Photo Credit: Jason Quigley
Portland, OR group Blitzen Trapper has been creating rich, distinctly American music for more than 15 years. From the impassioned folk-rock of their lauded breakthrough and Sub Pop debut, Furr, to the experimental cross-section of country and hip hop on 2013’s VII, the five-piece has never shied away from pushing their vibrant stories and songs to the sonic extreme.
With their most recent release, October’s All Across This Land, the band returned to a more “classic” Blitzen Trapper sound, as main songwriter Eric Earley describes it—one best characterized as sometimes twangy, always high-energy rock and roll. The group had developed that sound over the course of three albums, but it wasn’t until their fourth full-length release, 2008’s Furr, that they gained widespread recognition.
Interestingly, from there the group’s recorded output began to shift back and forth between that “classic” Blitzen Trapper sound and more exploratory forays. They veered into prog-tinged territory on Destroyer of the Void before releasing the rootsy American Goldwing, their last for Sub Pop. VII, the band’s unexpected melding of honky-tonk, soul and hip hop beats, followed two years later on Vagrant Records.
“I’m sort of always writing songs and experimenting with sounds, so it just sort of happens naturally that a record gets made in a certain vein or sound or whatever,” says Earley after returning from a 14-date European tour. “I've never been extremely deliberate when writing songs as to what the genre or sound is—that happens more in the studio.”
Whatever inspired Earley and his band’s return to form, channeling those classic rock and folk influences is how Blitzen Trapper truly excels as a unit. All Across This Land skillfully captures the essence of the group’s lauded live show, mining the raw energy of guitar heroes like Springsteen, Walsh and Dylan. On many of the record’s 10 songs, like the prime, poised “Nights Were Made for Love,” an ode to love, hard work and rock and roll, it sounds like Earley is surveying the band’s present by taking a long look at its past.
As scenes from a rural Oregon upbringing play out over stately piano, harmonica and guitar noodling, one wonders how an audience outside the States might take to a band so representative of an unmistakably American form of music; after all, they did just complete their first string of cross-continental shows in nearly six years.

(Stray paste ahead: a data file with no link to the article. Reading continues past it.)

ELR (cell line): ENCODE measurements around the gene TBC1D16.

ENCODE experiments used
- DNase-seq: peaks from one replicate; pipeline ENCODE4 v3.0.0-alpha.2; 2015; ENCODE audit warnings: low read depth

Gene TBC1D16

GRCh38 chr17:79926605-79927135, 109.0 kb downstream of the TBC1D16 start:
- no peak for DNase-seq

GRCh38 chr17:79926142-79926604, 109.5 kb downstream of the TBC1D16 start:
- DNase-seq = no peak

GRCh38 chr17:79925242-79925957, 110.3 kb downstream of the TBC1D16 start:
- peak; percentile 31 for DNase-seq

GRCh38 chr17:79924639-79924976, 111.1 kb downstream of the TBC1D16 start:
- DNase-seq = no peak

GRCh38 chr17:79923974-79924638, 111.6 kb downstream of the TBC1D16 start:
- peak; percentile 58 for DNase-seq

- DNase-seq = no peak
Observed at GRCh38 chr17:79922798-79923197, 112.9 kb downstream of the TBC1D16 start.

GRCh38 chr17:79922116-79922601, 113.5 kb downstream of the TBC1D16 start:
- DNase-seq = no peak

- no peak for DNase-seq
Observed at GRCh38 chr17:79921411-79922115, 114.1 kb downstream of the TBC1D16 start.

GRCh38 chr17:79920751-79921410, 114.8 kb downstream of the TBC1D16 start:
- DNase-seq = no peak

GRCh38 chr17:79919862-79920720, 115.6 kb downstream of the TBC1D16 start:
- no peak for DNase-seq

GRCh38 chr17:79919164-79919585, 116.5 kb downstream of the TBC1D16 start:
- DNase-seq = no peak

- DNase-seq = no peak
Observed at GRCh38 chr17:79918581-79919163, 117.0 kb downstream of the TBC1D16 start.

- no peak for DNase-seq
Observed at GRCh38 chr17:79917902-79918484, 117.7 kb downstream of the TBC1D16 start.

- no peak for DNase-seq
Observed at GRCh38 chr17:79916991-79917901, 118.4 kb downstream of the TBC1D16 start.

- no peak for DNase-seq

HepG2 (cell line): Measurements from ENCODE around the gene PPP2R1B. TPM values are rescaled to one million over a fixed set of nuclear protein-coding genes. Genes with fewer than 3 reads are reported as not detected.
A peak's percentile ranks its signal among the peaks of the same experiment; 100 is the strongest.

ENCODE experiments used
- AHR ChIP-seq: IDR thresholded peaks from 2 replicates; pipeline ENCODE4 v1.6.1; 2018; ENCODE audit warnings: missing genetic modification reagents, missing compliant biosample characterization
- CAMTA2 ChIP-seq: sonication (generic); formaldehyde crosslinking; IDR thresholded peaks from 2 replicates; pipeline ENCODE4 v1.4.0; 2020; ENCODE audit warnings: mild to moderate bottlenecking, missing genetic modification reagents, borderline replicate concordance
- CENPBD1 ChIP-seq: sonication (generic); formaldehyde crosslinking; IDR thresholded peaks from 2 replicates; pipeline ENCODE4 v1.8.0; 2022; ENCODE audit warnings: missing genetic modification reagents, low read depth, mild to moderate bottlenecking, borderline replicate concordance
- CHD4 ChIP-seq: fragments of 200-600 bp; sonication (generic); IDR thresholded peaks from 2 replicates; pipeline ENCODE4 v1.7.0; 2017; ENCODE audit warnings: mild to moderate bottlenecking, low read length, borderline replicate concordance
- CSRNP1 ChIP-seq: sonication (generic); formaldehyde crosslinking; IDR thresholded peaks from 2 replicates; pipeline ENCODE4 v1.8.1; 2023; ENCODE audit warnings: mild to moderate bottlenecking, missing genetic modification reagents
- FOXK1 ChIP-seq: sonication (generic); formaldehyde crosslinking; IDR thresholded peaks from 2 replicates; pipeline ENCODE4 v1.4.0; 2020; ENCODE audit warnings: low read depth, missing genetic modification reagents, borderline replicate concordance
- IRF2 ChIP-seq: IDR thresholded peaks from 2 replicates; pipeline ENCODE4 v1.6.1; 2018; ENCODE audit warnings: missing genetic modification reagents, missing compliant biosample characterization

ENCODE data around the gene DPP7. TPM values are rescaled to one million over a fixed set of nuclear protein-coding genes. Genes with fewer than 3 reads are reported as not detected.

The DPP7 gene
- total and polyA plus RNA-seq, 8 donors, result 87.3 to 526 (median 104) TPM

“There’s still this exotic feeling I sense the people have when it comes to our music, like we're writing about some strange distant dream they've had, or some idea they have about America,” Earley says of Blitzen Trapper’s European reception.
With that leg of touring now behind them, the band continues to travel the U.S. in support of All Across This Land, maintaining momentum by putting out a new EP, Mystery and Wonder, in January. The three-song release includes a live recording from Los Angeles radio station KCRW, the EP’s title track (a standout from Land) and a cover of “I Am a Man of Constant Sorrow,“ which was featured in an episode of FX’s TV series “Fargo”—fitting for an act that can capture such drama in the form of song.
Blitzen Trapper’s upcoming Athens performance should serve as a comfortable midpoint stop before they return home. The group played a string of shows with the Drive-By Truckers in 2014, and Earley has admitted that R.E.M. had a strong influence on his musicianship.
“I visited [Athens] when I was just out of high school and hung around and got to know the South for a year or so living up in Chattanooga,” says Earley. “I think the mysterious rural vibes I got from those early R.E.M. recordings resonated because it was so similar to growing up in Oregon back in the ‘80s.”
BLITZEN TRAPPER Based in Portland, OR, this band continues to push the boundaries of folk, incorporating elements of country and experimentalism. See story on p. 14.
LAURIS VIDAL Experimental folk artist from Evinston, FL who incorporates dub and other surprising influences into his sound.